A visual learning style involves the use of seen or observed things. Visual teaching methods include using pictures, diagrams, demonstrations, displays, handouts, films, flip-chart paper, etc.
An auditory learning style involves the transfer of information through listening. This can include the spoken word (your own or others) as well as sounds and noises.
Kinesthetic learning involves a physical learning experience. This includes touching, feeling, holding, doing and practical hands-on experiences.
If you want to learn more about what these learning styles mean in practice and which learning style bets fits you, you can take a short VAK test here.
What is an activist learning style?
Some learners can be described as activists. Activists involve themselves fully and without bias in new experiences. They enjoy the here and now and are happy to be dominated by immediate experiences. They are open-minded, not sceptical, and this tends to make them enthusiastic about anything new.
An activists’ philosophy is: “I’ll try anything once”. They tend to act first and consider the consequences afterwards.
Activists’ days are filled with activity. They tackle problems by brainstorming. As soon as the excitement from one activity has died down they are busy looking for the next. They tend to thrive on the challenge of new experiences but are bored with implementation and longer-term consolidation.
Activists are gregarious people constantly involving themselves with others but, in doing so, they seek to centre all activities around themselves.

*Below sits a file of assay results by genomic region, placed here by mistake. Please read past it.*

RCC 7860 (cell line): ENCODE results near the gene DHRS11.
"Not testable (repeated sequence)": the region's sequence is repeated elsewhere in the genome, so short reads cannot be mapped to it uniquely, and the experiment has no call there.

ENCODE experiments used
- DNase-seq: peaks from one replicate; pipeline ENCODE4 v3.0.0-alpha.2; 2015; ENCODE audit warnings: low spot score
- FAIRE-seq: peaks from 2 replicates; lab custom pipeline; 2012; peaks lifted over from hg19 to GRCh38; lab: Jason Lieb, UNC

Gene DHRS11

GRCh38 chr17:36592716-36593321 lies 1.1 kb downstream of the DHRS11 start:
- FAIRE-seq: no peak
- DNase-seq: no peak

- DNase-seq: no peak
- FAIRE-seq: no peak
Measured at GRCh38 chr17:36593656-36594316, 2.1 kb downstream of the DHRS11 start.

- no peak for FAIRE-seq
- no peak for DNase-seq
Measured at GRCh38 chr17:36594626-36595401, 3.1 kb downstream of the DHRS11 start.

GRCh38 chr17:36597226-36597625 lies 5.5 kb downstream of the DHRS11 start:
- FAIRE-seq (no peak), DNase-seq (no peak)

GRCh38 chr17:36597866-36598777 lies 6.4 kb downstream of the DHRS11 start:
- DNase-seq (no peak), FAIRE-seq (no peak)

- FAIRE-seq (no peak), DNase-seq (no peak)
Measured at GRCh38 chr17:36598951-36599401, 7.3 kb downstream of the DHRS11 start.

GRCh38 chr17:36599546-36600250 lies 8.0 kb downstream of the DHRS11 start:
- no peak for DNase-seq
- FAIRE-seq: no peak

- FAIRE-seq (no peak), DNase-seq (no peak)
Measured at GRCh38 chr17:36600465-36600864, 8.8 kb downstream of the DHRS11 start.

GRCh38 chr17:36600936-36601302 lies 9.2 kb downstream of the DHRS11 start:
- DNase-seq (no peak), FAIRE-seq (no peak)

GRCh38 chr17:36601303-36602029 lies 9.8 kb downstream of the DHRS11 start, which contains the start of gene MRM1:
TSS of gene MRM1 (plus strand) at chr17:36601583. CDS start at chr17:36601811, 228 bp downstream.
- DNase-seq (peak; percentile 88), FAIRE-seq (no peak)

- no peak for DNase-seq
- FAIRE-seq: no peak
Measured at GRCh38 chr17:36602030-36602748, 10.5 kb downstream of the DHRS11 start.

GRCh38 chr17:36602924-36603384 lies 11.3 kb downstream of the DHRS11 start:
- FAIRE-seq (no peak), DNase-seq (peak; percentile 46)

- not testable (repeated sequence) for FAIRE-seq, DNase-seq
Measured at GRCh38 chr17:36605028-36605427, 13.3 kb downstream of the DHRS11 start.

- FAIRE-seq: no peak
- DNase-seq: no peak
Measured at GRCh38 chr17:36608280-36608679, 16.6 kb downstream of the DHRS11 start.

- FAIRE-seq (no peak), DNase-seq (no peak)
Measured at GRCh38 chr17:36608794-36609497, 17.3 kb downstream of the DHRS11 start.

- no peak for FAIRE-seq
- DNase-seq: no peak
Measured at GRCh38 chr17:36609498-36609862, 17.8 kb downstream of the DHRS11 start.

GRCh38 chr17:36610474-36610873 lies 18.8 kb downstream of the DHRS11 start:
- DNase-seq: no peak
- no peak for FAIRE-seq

What is a reflector learning style?
Reflectors like to stand back to ponder experiences and observe them from many different perspectives. These people collect data, both first hand and from others, and prefer to think about it thoroughly before coming to any conclusion. The thorough collection and analysis of data about experiences is what counts so they tend to postpone reaching definitive conclusions for as long as possible.
A reflectors’ philosophy is to be cautious. They are thoughtful people who like to consider all possible angles and implications before making a move. They prefer to take a back seat in meetings and discussions. They enjoy observing other people in action. They listen to others and get the drift of the discussion before making their own points. They tend to adopt a low profile and have a slightly distant, tolerant, unruffled air about them. When they act it is part of a wide picture which includes the past as well as the present and others’ observations as well as their own.